Partner: Andragoški zavod Ljudska univerza Velenje (Slovenia)
Date: December 2017
LUV is one of the 7 partners in the GIRDA project (Gameplay for InspiRing Digital Adoption) under the Erasmus+ programme. The overall problem that project addresses is that of the digital divide and overcoming the barriers to learning and adoption faced by older adults. Access to various resources, social connectedness and emotional well-being are often cited as related to the adoption of digital technology. Playing games should contribute to the study of digital abilities in the first experience with the touch screen. The target group are therefore those with little or no digital skills.
The objectives of the study were to investigate the efficacy of an alternative approach to facilitating digital literacy and digital adoption based on playful learning designed for adults. The study was carried out ‘in situ’ at retirement home in Gornji Grad. The first idea was to organise sessions in multi-generational centre but due to its nature of providing support to all generations most visitor already had experience with touch-screen technology. As the goal was to reach those with little or no prior exposure, the retirement home seemed a better option. In addition participants there were easier to reach and as they lack involvement in technological activities the interest was higher. The study was controlled study investigating the learnability and acceptability of selected games packages. The sessions were videoed, with concurrent observation and retrospective elicitation of experience data from user subjects. The sessions involved pairs of learners playing together with short introduction and motivation from the mentor. There were 30 elders aged between 63 and 96 years involved in the first study. Three had a little experience with digital devices, 27 had zero experience. The group consisted of 14 women and 16 men.
For testing purpose Lenovo Horizon tablet with screen size 27” was used. For participants this was the first time working with device of that type. That alone raised interest and curiosity. They worked together in pairs, two at the time. Some of them knew each other, they were friends, married couples, and some of them have never seen touch screen device before. We were mostly interested in cooperation between them, the independence of playing the games and how much help and guidance was needed from the mentor.
They all played two games, drawing and a puzzle. In each game, the mentor briefly explained how the game works, and then the participants played on their own. Some were more proactive and immediately tried, others needed the encouragement of the mentor through the whole time of the session. They did not want to do anything on their own as they were afraid that they could do something wrong. But in general sessions were interesting to them and they were entertained during the testing time. Time passed quickly to all participants although one session lasted from 45 minutes to one hour.
The findings of the analysis are based on the viewing the recordings of the sessions. We examined participants’ hand movements, as well as the body gestures, cooperation (willingness and non-willingness), verbal expressions (laughter, disinterest, and discouragement).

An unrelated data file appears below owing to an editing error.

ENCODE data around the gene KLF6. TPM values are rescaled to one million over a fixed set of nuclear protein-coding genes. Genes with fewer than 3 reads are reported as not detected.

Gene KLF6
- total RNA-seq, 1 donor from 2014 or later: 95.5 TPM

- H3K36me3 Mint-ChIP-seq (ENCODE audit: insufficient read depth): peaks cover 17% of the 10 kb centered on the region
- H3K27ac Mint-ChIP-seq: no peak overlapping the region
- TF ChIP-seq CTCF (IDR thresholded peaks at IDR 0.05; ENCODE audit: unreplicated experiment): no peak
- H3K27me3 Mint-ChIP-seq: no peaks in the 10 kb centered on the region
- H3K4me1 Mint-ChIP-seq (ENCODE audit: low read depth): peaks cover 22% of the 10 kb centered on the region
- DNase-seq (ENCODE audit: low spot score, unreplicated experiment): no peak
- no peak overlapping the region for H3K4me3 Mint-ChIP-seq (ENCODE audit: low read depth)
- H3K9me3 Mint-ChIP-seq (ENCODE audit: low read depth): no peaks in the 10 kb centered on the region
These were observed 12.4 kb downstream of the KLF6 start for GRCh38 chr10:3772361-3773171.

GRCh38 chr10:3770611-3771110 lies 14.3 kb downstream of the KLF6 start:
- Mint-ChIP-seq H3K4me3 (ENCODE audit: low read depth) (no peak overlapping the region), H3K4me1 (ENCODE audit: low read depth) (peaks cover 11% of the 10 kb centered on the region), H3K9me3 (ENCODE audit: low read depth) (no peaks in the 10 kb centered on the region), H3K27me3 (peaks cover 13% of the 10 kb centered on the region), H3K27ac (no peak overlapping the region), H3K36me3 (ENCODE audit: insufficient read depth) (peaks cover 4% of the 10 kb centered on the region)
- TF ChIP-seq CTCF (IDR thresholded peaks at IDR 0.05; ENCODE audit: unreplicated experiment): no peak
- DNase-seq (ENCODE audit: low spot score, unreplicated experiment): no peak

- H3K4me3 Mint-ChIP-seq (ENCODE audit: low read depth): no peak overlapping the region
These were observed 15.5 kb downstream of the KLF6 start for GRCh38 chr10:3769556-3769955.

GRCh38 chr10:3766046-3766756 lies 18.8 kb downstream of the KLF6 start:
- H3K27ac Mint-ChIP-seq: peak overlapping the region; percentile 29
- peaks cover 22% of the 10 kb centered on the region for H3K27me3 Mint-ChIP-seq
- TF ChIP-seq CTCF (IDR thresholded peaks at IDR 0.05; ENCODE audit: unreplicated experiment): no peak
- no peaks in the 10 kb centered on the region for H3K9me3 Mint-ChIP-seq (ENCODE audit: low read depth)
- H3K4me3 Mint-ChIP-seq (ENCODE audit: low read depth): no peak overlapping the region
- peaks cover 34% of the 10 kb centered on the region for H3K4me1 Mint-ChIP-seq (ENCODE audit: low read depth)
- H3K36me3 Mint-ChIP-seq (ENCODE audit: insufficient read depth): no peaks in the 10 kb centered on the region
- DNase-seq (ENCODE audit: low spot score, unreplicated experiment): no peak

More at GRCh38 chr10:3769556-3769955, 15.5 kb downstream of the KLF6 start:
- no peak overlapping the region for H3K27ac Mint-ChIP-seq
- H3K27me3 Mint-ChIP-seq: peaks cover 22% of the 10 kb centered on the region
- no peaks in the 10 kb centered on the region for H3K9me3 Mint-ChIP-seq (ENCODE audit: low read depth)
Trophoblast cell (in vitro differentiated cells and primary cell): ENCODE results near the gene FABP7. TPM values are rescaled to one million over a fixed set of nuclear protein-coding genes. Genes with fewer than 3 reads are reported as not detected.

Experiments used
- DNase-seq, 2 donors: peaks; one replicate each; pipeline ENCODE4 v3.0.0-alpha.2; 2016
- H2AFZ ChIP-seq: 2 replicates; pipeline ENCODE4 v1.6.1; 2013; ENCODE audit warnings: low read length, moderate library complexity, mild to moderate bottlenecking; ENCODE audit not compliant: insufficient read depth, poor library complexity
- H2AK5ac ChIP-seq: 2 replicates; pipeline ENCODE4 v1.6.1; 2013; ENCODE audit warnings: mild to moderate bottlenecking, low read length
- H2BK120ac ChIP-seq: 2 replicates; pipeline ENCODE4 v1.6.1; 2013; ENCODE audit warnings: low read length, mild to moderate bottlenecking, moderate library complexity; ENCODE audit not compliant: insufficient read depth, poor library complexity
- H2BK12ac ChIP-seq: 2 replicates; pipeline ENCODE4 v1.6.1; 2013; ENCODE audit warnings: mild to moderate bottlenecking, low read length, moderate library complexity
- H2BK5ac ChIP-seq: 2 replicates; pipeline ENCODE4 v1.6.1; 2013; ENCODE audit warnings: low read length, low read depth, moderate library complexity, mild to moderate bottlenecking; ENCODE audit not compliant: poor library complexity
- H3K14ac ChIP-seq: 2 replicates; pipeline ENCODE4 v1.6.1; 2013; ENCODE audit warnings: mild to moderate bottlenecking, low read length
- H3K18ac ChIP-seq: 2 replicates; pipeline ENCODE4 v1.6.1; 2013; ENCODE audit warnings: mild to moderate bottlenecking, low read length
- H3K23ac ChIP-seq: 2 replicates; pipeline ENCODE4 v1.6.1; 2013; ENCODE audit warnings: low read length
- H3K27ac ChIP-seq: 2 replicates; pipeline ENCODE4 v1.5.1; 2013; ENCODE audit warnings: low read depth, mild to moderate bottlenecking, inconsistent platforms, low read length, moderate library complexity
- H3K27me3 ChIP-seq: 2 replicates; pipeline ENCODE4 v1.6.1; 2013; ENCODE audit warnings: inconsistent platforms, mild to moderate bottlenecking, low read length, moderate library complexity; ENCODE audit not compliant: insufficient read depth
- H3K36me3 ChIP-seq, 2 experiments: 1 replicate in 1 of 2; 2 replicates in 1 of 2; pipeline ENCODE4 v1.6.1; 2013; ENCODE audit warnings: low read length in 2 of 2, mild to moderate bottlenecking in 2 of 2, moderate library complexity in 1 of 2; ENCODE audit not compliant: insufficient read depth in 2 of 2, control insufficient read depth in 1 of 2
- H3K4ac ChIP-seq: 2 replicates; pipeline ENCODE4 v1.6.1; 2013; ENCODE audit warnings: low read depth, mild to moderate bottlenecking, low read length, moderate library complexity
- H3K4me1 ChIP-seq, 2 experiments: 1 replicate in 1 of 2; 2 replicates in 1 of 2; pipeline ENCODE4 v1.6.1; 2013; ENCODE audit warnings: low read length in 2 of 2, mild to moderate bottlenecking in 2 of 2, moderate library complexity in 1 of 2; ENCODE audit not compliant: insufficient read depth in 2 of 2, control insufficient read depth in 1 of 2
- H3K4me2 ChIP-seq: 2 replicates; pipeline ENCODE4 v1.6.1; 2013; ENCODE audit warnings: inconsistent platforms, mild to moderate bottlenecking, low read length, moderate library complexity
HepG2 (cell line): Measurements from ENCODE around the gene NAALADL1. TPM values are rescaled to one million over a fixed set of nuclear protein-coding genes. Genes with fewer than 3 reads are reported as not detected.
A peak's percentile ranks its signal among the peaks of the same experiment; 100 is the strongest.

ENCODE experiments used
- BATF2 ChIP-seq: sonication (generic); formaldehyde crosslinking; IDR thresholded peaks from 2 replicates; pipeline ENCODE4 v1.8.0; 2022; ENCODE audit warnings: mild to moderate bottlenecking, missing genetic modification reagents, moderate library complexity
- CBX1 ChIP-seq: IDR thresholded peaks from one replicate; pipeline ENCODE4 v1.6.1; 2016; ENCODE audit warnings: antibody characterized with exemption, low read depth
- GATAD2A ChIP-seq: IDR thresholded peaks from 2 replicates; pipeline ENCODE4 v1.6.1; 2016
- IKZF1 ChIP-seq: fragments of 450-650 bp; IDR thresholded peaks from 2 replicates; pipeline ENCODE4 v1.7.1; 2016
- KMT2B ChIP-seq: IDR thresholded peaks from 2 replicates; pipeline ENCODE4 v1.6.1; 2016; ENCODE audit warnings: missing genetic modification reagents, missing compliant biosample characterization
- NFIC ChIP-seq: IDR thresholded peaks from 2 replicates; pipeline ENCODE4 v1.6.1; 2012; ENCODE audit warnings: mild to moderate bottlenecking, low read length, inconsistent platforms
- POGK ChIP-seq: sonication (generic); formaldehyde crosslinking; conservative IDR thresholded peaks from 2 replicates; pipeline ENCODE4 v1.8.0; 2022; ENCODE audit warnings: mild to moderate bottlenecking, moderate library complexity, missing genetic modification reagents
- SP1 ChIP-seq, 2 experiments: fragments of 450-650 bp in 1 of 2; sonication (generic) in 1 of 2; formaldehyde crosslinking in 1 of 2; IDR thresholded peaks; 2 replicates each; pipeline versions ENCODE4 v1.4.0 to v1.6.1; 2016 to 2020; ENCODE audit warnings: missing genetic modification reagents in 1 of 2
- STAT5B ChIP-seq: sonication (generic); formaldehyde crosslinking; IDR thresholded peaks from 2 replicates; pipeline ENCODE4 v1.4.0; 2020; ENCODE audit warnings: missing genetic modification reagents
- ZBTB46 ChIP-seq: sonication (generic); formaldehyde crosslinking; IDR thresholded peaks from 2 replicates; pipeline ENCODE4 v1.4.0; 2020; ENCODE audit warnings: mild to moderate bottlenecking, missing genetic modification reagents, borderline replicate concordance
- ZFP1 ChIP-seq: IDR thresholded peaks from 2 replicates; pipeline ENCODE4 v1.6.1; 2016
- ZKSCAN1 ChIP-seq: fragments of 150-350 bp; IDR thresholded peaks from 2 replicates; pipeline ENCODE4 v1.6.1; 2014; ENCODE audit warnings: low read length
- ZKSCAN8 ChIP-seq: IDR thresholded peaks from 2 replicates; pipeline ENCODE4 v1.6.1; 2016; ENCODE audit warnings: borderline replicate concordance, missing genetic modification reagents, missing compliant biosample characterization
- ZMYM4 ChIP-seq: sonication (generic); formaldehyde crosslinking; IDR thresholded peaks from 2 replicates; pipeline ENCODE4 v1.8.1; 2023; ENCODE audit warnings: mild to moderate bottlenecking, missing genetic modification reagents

A detailed analysis shows that most of participants needed encouragement of mentor to start, some required more time than others to respond and engage. The encouragement was less needed in game 2. They strictly followed the guidelines once provided and very few tried something that wasn’t obvious a game can do (change of colour in drawing game). Two asked for a pen. Most participants (20) worked together in cooperation, switching in drawing. When playing second game, some became more independent and less patient. In 6 cases one player took initiative and guided the second player. 6 of them were not interested in cooperation and worked on their own. Most (26) were successful in drawing an object, which shows that once understood what the game was about they connected it to actual drawing which lead to success and 20 learned how to drag and drop a puzzle piece. Most also quickly understood a difference between a drag and a tap. The main errors were a result of accidental double-touch (both hands on screen as holding a paper) or physical barriers (nails too long, weakness in fingers, impairment). Corrections from mentor were followed but errors were repeated. Only a few were not willing to participate (3) or were negative toward the experiment.
In general participants were very interested in cooperation. We experienced no problem in engaging them with a very few exceptions. Mistakes were repeated despite guidelines and same questions were asked over and over again. Fear of breaking was present and eliminated to a certain degree after games were introduced. Encouragement from the mentor was crucial and most likely only a few would actually start without it. Participant also depended on guidelines and only a few would have tried something not mentioned. Most found session entertaining and the time was passed quickly for them. They were glad that they had the opportunity to get to know how the touch screen works, so that they could tell their acquaintances, relatives. Most of them want to participate or play again. We offered them the opportunity to do so because they were willing to participate in this study. The sessions will continue in February, some will be involved in longitudinal study others will participate upon expressing a wish.